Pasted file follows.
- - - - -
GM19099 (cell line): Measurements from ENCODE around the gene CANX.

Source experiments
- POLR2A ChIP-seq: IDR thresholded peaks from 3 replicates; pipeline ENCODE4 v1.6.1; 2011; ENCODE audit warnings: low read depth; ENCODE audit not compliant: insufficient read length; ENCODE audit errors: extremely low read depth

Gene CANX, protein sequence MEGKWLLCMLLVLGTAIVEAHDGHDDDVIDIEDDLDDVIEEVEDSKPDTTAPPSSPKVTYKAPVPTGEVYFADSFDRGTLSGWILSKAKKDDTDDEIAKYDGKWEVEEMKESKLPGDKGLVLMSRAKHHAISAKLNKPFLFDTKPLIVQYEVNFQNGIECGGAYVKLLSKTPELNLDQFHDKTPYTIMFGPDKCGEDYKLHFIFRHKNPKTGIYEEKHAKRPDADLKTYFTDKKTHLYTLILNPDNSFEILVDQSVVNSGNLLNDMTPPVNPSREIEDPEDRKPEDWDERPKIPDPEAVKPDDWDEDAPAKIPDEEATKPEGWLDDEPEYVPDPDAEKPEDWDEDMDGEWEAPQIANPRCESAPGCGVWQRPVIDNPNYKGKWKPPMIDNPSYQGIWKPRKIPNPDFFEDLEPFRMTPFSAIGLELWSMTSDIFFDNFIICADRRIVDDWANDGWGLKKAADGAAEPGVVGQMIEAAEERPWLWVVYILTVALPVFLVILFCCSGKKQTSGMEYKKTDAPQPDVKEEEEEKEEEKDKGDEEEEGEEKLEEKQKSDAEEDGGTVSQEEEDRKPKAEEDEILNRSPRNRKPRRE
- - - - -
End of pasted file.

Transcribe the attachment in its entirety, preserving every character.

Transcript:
GM19099 (cell line): Measurements from ENCODE around the gene CANX.

Source experiments
- POLR2A ChIP-seq: IDR thresholded peaks from 3 replicates; pipeline ENCODE4 v1.6.1; 2011; ENCODE audit warnings: low read depth; ENCODE audit not compliant: insufficient read length; ENCODE audit errors: extremely low read depth

Gene CANX, protein sequence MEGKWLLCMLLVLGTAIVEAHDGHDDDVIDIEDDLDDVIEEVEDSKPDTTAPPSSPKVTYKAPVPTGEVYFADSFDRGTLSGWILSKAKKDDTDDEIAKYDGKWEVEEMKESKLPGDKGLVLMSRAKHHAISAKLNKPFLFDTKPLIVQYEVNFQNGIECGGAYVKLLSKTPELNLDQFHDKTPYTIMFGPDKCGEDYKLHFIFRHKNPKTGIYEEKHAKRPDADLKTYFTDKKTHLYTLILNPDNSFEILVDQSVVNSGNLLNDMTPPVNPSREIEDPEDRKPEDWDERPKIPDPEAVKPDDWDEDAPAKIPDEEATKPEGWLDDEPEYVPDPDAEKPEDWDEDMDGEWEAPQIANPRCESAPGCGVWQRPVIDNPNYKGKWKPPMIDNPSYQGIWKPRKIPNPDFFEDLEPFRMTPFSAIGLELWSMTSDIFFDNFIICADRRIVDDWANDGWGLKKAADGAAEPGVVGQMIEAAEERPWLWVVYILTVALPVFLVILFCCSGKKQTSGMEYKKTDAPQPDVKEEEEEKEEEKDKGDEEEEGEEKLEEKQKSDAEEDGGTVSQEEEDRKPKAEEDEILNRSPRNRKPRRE